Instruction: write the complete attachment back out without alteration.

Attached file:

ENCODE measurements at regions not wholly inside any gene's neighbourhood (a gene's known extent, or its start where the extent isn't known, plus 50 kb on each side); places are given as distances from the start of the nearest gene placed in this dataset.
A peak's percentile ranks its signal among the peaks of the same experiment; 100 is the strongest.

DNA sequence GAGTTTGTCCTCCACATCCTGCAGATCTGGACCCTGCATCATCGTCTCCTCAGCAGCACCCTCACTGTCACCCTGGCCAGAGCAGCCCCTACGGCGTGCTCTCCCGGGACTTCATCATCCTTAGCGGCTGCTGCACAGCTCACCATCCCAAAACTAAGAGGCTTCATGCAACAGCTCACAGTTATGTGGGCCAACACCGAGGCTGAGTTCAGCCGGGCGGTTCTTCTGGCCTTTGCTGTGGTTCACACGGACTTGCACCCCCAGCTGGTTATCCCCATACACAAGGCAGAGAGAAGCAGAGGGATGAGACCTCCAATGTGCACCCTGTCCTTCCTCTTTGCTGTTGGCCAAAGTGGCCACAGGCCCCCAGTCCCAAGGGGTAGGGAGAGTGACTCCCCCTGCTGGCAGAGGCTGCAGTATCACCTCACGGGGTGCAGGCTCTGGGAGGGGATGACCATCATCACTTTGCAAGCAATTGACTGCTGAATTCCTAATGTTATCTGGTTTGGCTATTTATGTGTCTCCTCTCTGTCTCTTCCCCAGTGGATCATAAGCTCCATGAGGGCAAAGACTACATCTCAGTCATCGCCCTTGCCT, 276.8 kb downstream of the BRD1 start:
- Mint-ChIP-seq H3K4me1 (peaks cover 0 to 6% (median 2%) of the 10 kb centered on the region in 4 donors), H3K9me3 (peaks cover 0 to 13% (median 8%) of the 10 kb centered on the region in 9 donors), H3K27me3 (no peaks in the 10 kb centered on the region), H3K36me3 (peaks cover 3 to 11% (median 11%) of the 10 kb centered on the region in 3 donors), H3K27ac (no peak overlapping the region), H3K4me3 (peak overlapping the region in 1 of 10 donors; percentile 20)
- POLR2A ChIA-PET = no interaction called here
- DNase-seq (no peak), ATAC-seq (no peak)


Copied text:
ENCODE measurements at regions not wholly inside any gene's neighbourhood (a gene's known extent, or its start where the extent isn't known, plus 50 kb on each side); places are given as distances from the start of the nearest gene placed in this dataset.
A peak's percentile ranks its signal among the peaks of the same experiment; 100 is the strongest.

DNA sequence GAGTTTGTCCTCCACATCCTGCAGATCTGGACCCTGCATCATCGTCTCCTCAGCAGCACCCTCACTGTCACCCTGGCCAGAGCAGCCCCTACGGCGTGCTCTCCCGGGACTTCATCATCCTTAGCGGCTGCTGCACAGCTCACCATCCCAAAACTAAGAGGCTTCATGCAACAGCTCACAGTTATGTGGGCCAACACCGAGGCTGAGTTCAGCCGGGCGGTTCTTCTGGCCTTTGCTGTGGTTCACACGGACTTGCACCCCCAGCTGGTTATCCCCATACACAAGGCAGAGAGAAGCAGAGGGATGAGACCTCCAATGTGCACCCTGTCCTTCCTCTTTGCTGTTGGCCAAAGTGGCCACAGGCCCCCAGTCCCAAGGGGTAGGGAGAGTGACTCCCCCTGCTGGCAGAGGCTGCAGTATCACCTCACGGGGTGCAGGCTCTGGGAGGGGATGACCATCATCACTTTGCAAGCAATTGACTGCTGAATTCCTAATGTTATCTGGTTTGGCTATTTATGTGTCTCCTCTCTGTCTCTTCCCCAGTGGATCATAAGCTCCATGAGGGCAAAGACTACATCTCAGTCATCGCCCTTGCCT, 276.8 kb downstream of the BRD1 start:
- Mint-ChIP-seq H3K4me1 (peaks cover 0 to 6% (median 2%) of the 10 kb centered on the region in 4 donors), H3K9me3 (peaks cover 0 to 13% (median 8%) of the 10 kb centered on the region in 9 donors), H3K27me3 (no peaks in the 10 kb centered on the region), H3K36me3 (peaks cover 3 to 11% (median 11%) of the 10 kb centered on the region in 3 donors), H3K27ac (no peak overlapping the region), H3K4me3 (peak overlapping the region in 1 of 10 donors; percentile 20)
- POLR2A ChIA-PET = no interaction called here
- DNase-seq (no peak), ATAC-seq (no peak)